I think it’s symptomatic of the catastrophe that was Arab nationalism that this Assyrian-Christian Iraqi, whether because he was an emigre or because he was neither a (Muslim) nationalist nor politicized, remains largely uncelebrated even in literary circles. As far as I’m concerned he is the 20th-century incarnation of the great Abbasid poet al Mutannabi. He has the same incredible inventiveness, the same facility with language, the same combination of intense self-interest and lack of keenness on personal topics. From the time that I found that collection, “The Lantern Bearer in the Night of Wolves”, and until I finished my Book of the Sultan’s Seal, I read all of Sargon’s poems that were published; it is still that first book that I return to most often.
I have no idea what Sargon taught me. Some of my poems are modeled on poems he wrote, some are more or less direct reinterpretations; sometimes I feel that every good poem I’ve written since 2007 is thanks to him. But his “influence” – I guess that’s what you would call it – lies somewhere else entirely. I guess he was what I could never be: a true vagabond (a Beatnik) who had to provide for himself as soon as he started traveling in his teens; a dedicated poet who worked in Assyrian as well as Arabic and English and saw translation as an essential part of his career; a globetrotter with no connection to a city like the one I have with Cairo. But he is perhaps the only contemporary figure who saw the Arabic language exactly as I do:
“There is no pure language in this sense. [Arabic] happened to be the strongest so it pulled around itself, like a magnet, all the dying languages that had seen their day centuries ago. It was a powerful language that absorbed other languages… So, when I write my poetry in Arabic, I tell you this – and it’s a secret between me and myself – sometimes I feel that I am really writing in all these languages, because I believe, finally, that any language contains all the dead memories of the races who contributed to it… it’s like raw material for me. I feel that this language could be extended endlessly into some new idiomatic formulations – which I’m doing all the time.”
After a few hours, Youssef Rakha writes, the presence of djinns seemed wholly unremarkable
Eight months ago, my London-based Egyptian friend came home to carry out the field-work component of his doctoral thesis, which explores the assumptions involved in treating the mentally ill. All he needed was an isolated, relatively self-contained spot where there was no modern psychiatric care. So, rather than learning a new language on top of everything else (the endless required literature reviews, etc), he decided to return to his home country.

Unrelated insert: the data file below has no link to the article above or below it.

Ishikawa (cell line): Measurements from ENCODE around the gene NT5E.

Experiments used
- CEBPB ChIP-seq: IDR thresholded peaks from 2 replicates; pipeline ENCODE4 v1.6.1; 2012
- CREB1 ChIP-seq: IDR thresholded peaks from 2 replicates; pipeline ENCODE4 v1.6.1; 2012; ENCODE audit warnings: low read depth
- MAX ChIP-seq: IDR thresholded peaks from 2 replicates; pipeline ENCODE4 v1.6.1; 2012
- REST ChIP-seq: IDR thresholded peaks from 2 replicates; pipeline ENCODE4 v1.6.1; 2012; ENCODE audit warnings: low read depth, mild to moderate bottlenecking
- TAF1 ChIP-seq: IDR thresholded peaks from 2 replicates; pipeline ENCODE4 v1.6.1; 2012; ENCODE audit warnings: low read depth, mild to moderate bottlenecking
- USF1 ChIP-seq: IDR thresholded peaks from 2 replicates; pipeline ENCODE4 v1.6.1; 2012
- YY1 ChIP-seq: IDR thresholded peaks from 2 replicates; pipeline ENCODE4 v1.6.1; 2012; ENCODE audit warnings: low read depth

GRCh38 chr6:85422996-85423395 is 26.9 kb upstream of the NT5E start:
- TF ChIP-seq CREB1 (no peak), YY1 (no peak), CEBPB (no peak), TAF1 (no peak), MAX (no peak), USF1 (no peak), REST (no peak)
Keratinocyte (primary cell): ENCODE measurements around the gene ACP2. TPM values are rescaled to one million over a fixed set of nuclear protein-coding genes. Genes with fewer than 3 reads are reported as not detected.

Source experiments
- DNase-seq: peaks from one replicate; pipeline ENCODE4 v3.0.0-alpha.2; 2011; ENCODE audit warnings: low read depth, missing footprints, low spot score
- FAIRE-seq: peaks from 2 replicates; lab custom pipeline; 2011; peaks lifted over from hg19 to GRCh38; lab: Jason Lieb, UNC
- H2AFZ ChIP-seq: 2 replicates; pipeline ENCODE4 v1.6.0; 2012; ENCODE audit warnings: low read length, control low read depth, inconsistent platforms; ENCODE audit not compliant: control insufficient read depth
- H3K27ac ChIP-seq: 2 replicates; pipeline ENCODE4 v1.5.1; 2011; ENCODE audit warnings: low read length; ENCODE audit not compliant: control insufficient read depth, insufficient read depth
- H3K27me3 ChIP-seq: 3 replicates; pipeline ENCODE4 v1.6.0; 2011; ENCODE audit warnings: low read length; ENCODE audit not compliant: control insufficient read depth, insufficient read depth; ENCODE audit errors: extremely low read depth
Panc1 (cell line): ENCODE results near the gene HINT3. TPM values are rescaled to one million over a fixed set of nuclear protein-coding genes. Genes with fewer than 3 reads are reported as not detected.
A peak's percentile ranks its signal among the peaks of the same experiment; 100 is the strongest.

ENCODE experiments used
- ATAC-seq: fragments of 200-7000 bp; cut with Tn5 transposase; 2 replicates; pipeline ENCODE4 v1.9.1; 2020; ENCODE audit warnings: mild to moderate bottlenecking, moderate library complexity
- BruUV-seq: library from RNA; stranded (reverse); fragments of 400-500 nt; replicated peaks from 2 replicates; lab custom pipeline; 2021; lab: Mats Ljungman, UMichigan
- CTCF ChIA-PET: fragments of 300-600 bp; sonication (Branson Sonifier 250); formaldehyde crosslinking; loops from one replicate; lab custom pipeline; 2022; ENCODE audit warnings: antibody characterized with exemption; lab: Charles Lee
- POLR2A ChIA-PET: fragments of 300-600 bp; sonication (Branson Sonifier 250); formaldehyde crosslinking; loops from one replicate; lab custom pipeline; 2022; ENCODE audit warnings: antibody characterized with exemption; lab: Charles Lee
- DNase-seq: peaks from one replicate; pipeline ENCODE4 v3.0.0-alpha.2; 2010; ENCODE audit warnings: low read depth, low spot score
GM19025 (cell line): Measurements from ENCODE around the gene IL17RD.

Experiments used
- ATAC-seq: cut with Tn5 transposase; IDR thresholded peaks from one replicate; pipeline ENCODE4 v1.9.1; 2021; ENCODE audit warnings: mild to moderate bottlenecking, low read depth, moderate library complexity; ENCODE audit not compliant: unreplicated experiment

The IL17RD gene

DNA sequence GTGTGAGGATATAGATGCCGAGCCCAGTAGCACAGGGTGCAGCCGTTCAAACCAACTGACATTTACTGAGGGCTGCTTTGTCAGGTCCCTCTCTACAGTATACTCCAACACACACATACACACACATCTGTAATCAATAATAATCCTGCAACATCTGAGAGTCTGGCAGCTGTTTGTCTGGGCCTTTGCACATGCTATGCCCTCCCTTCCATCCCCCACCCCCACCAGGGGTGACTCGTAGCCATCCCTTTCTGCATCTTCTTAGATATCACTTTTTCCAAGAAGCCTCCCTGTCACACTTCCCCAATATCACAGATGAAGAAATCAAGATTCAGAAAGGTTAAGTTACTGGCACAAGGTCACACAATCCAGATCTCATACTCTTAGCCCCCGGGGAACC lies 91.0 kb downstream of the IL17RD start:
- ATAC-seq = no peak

For posterity’s sake I should say I am speaking of Mohammed Abouelleil Rashed: frustrated astronaut turned orthopaedic surgeon-in-training turned disgruntled psychiatrist turned, finally, philosopher and doctoral candidate. Mohammed had always liked the Western Desert. And so, like the old caricature of the Colonialist desperately in search of nutty Natives, he set off from Cairo to research all five of its oases. Eventually he settled on Mut, the capital of Dakhla – according to him “the most baseline”, the most typical and unremarkable of all, and of course without a single psychiatrist to its name. The idea was to live there on and off for six months, researching how the local approaches to madness – exorcism, for example – measured up to the western status quo.
I wanted to fly out to see him, but only return tickets were available, and the flights were a week apart. I couldn’t be away that long. In time I accepted that a 12-hour bus journey was my only option. Which is how my story begins …
Madness is fascinating. But so was Mohammed’s description of Mut – named after the ancient mother goddess, but otherwise devoid of links to ancient Egypt. He described it to me in paradoxical terms: an urban community of subsistence farmers; its people of neither Nile Valley fellahin ancestry nor Bedouin stock. Many of the city’s residents, Mohammed told me, trace their ancestors to Suez, an origin so unexpected it might as well be Mars. Others claim Arabian, even Ottoman descent. They share a distinct lack of interest in the world beyond their little city, along with an encompassing belief in the power of djinns.